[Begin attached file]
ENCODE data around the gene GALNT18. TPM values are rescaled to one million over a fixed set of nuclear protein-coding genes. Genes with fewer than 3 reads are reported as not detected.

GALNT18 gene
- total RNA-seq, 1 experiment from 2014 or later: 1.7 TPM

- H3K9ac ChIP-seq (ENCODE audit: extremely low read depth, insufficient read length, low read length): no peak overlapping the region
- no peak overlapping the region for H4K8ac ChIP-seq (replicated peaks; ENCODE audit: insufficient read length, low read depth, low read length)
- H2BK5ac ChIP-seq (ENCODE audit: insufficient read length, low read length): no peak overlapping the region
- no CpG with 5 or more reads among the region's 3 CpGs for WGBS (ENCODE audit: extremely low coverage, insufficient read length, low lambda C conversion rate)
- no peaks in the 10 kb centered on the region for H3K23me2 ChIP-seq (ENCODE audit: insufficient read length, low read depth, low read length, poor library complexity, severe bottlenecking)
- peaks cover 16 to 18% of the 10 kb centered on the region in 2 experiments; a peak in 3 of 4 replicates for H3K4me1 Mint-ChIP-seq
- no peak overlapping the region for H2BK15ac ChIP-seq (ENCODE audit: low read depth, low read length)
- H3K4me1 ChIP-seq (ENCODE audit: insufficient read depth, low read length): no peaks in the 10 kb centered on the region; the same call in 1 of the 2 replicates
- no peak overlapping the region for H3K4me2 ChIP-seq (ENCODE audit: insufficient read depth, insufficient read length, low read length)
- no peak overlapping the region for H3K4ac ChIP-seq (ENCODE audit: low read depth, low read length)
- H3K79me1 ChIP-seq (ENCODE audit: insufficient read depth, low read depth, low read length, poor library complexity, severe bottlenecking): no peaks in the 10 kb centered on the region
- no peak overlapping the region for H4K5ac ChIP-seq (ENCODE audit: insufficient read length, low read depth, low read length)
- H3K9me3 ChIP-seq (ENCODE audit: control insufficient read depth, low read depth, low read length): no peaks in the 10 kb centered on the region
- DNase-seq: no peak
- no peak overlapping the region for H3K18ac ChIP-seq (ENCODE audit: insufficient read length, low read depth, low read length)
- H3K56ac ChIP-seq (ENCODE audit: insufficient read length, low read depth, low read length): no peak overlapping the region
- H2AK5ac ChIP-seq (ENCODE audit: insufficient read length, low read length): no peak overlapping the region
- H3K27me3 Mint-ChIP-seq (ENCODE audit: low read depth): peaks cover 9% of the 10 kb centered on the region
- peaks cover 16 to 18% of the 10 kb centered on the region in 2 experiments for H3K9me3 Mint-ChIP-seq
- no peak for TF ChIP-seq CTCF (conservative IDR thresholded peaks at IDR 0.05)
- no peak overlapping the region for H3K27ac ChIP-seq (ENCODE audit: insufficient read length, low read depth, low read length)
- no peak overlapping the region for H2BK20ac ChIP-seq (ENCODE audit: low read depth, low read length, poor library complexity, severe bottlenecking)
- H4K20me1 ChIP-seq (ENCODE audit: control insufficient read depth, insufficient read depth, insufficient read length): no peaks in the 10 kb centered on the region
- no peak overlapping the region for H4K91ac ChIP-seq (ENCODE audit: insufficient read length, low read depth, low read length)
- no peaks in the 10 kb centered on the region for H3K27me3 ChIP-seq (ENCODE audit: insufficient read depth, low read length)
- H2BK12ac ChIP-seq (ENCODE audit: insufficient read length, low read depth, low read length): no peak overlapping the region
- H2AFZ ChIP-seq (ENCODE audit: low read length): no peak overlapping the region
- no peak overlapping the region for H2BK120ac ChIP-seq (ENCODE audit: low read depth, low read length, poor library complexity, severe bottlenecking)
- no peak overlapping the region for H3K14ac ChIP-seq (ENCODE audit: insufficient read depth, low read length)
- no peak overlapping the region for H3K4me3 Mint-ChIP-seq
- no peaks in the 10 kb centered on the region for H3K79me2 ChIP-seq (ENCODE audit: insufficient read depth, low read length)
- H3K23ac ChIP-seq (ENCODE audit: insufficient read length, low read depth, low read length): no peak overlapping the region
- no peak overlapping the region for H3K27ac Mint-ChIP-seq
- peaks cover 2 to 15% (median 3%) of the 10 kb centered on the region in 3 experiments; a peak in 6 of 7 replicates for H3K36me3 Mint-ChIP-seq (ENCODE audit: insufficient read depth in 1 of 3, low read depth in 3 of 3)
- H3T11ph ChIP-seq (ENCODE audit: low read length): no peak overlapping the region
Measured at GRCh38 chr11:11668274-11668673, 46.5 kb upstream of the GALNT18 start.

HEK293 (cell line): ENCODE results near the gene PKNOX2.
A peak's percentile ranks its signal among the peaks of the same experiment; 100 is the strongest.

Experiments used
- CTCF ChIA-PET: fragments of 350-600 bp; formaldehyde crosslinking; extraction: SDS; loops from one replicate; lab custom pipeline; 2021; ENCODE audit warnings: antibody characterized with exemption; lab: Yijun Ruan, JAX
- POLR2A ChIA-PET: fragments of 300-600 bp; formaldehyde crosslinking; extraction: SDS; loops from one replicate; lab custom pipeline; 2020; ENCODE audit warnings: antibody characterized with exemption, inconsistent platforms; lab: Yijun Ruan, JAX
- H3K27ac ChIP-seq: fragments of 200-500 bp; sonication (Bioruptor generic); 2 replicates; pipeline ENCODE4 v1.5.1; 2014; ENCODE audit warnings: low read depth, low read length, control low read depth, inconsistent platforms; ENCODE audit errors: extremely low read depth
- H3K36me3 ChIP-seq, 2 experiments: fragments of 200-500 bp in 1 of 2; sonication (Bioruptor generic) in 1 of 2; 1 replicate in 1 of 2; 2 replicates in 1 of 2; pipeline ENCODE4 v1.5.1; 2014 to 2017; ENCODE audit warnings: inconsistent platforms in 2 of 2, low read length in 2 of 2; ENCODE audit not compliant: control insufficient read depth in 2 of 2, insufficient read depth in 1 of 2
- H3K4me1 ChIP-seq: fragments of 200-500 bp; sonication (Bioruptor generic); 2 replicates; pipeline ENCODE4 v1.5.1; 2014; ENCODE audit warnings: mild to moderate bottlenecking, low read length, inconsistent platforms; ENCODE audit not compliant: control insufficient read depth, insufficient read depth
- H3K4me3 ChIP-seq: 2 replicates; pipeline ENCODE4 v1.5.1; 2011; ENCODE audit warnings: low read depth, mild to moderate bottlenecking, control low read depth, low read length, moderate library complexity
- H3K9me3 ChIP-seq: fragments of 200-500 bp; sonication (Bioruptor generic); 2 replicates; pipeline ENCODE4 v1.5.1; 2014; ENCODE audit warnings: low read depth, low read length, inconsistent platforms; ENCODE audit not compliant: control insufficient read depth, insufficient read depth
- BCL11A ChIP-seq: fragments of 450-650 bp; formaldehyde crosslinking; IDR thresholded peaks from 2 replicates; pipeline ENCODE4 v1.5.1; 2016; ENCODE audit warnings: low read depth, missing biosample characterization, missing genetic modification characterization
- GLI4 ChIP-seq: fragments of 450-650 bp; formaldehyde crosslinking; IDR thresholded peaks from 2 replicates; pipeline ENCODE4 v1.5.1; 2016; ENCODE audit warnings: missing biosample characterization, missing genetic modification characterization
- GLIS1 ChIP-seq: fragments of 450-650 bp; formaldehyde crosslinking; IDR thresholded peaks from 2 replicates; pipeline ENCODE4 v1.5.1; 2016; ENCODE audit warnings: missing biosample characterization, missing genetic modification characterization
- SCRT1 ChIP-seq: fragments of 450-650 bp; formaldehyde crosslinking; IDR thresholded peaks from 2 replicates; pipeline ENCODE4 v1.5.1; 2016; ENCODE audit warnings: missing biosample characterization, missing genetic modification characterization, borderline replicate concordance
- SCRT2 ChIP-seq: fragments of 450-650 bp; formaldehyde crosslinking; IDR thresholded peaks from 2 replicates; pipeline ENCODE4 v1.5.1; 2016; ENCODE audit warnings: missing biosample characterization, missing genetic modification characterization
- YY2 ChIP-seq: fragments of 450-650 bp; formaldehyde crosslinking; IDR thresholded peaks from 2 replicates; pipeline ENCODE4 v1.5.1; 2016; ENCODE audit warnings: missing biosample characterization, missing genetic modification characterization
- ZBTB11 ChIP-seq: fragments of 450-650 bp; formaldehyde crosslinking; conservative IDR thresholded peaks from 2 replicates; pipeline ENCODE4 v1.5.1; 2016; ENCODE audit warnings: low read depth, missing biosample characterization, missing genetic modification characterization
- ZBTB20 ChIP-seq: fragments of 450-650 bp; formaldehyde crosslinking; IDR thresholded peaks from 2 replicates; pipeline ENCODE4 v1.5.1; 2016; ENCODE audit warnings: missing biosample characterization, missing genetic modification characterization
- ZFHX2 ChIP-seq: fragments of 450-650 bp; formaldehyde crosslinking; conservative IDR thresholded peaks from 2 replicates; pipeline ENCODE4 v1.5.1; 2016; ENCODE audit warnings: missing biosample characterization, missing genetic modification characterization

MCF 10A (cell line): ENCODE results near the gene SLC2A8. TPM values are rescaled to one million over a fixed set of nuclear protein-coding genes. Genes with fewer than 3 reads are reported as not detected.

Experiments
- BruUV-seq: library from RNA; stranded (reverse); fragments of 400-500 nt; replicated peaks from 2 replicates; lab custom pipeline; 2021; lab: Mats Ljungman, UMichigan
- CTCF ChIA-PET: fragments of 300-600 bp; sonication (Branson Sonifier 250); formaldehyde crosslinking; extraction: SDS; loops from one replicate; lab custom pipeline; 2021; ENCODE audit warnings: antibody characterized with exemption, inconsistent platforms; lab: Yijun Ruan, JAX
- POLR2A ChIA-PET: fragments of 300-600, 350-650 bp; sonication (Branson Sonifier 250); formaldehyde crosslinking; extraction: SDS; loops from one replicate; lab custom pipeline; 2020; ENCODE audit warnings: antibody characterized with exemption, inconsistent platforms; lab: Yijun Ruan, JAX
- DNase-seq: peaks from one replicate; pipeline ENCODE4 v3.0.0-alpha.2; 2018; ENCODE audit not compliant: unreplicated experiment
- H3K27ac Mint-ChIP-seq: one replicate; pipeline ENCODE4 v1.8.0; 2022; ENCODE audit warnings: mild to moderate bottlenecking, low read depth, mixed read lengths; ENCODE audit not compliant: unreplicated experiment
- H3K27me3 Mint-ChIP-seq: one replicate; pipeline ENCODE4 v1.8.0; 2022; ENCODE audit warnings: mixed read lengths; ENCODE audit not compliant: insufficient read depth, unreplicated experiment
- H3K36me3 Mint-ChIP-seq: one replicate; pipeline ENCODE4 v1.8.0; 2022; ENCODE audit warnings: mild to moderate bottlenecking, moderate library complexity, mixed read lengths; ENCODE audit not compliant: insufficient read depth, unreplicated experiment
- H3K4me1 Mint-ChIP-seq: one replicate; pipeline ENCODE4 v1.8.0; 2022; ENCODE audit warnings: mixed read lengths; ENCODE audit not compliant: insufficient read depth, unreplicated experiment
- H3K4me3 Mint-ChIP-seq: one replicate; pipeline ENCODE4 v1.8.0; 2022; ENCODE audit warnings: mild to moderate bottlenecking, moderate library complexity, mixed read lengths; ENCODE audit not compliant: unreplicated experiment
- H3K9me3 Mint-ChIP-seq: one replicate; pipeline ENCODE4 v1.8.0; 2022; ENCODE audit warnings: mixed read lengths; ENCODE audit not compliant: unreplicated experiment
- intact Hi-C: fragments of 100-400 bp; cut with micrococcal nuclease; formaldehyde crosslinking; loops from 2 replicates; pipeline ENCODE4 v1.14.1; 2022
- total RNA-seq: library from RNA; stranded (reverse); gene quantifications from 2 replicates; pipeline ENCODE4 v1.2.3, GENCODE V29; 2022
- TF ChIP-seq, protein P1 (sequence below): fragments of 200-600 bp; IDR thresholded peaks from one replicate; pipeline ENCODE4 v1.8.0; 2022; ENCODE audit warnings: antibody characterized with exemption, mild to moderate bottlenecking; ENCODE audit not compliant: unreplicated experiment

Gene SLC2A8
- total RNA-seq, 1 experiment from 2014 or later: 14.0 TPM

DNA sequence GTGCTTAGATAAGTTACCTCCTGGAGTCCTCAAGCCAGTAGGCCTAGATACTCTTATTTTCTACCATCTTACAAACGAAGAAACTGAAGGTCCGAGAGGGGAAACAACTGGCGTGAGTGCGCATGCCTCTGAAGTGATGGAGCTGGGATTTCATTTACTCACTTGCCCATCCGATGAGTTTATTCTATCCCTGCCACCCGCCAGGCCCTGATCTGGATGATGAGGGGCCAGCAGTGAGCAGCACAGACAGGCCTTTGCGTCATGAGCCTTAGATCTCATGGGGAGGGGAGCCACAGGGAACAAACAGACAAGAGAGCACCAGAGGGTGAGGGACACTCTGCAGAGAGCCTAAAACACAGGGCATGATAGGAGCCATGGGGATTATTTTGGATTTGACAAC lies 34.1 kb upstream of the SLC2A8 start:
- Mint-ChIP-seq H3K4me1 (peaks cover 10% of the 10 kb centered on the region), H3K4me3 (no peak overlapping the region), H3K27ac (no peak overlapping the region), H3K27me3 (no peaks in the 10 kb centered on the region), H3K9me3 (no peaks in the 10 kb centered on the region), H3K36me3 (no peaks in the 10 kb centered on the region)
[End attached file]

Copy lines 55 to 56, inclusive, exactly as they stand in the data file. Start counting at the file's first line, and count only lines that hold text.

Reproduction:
- YY2 ChIP-seq: fragments of 450-650 bp; formaldehyde crosslinking; IDR thresholded peaks from 2 replicates; pipeline ENCODE4 v1.5.1; 2016; ENCODE audit warnings: missing biosample characterization, missing genetic modification characterization
- ZBTB11 ChIP-seq: fragments of 450-650 bp; formaldehyde crosslinking; conservative IDR thresholded peaks from 2 replicates; pipeline ENCODE4 v1.5.1; 2016; ENCODE audit warnings: low read depth, missing biosample characterization, missing genetic modification characterization